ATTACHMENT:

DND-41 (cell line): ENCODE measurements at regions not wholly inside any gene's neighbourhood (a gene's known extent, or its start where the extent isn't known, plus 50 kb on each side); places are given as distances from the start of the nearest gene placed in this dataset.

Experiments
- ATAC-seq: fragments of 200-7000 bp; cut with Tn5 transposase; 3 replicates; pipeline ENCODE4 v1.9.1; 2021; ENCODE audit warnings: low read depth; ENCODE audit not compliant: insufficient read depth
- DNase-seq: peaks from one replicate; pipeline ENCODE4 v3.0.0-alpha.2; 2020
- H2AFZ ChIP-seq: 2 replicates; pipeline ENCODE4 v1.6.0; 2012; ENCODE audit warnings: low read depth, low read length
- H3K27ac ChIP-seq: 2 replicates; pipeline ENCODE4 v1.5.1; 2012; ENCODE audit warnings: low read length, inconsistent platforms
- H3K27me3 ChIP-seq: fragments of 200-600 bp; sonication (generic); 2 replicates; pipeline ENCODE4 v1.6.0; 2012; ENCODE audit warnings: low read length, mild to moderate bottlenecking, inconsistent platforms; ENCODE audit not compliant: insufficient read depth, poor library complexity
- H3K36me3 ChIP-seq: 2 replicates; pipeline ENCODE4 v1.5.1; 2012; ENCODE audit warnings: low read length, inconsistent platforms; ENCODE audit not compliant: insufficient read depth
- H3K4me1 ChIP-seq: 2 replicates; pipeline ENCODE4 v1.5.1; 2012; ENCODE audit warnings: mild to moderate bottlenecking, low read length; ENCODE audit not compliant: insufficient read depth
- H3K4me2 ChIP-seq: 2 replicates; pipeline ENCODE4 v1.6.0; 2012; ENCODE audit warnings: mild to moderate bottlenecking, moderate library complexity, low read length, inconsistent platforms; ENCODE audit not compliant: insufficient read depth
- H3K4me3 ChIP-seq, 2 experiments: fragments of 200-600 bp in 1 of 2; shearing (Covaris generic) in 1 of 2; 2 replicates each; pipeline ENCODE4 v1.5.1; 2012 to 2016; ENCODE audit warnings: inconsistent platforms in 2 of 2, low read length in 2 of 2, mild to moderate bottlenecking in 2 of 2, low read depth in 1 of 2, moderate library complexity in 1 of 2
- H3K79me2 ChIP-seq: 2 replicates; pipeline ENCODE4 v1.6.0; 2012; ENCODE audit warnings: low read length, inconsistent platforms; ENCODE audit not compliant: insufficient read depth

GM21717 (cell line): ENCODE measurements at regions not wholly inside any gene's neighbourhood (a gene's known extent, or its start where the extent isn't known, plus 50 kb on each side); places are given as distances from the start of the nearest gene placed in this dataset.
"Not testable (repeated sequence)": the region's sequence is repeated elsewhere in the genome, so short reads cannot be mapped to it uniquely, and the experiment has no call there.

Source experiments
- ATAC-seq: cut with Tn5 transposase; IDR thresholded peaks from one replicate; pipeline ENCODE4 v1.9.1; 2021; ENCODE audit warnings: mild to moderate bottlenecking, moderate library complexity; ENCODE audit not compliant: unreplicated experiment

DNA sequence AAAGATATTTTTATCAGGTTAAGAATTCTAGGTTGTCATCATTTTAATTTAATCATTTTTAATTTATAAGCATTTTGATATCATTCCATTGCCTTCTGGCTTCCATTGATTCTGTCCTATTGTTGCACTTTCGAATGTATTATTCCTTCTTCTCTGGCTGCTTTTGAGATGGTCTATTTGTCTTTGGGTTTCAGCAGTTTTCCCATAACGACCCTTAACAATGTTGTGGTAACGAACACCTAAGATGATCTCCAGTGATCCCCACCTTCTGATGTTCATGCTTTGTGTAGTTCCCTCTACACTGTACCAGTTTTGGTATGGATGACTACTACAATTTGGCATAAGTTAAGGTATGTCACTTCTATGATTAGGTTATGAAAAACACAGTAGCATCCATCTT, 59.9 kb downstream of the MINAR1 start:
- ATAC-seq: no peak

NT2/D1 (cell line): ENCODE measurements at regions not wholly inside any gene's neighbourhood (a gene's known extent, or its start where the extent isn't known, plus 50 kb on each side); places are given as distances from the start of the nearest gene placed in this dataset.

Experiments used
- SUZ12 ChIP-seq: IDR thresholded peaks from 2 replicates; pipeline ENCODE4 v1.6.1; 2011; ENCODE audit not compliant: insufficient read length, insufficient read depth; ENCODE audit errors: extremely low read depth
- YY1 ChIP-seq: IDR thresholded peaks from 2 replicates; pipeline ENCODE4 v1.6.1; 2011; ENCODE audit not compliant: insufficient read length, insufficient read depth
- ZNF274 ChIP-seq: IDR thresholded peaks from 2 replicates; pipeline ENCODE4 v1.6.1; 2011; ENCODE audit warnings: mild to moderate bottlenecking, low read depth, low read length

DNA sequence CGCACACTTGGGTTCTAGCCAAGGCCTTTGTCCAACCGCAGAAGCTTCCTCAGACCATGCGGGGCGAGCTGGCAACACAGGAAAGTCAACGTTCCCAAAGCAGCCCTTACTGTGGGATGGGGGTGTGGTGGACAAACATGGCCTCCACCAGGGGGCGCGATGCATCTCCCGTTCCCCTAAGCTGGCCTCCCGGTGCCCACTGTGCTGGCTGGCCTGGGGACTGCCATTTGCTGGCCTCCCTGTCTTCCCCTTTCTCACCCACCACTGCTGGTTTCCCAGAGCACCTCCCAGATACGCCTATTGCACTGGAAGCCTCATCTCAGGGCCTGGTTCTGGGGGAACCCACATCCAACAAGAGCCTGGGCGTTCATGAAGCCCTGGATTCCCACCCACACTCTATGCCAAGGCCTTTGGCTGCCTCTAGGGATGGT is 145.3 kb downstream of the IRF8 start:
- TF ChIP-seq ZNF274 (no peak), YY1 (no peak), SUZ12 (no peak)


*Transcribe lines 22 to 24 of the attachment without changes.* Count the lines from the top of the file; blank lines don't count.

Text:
- YY1 ChIP-seq: IDR thresholded peaks from 2 replicates; pipeline ENCODE4 v1.6.1; 2011; ENCODE audit not compliant: insufficient read length, insufficient read depth
- ZNF274 ChIP-seq: IDR thresholded peaks from 2 replicates; pipeline ENCODE4 v1.6.1; 2011; ENCODE audit warnings: mild to moderate bottlenecking, low read depth, low read length

DNA sequence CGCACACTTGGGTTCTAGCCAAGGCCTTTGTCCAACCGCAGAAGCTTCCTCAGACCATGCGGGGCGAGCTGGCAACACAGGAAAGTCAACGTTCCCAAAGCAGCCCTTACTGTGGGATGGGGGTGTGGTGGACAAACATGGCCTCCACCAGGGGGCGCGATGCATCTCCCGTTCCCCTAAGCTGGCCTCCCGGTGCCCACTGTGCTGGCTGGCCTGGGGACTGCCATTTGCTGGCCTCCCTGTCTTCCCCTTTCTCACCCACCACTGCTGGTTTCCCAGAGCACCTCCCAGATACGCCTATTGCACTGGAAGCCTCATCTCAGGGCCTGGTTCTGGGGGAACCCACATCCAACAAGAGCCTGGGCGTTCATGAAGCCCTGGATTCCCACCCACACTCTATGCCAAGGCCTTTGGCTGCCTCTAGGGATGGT is 145.3 kb downstream of the IRF8 start: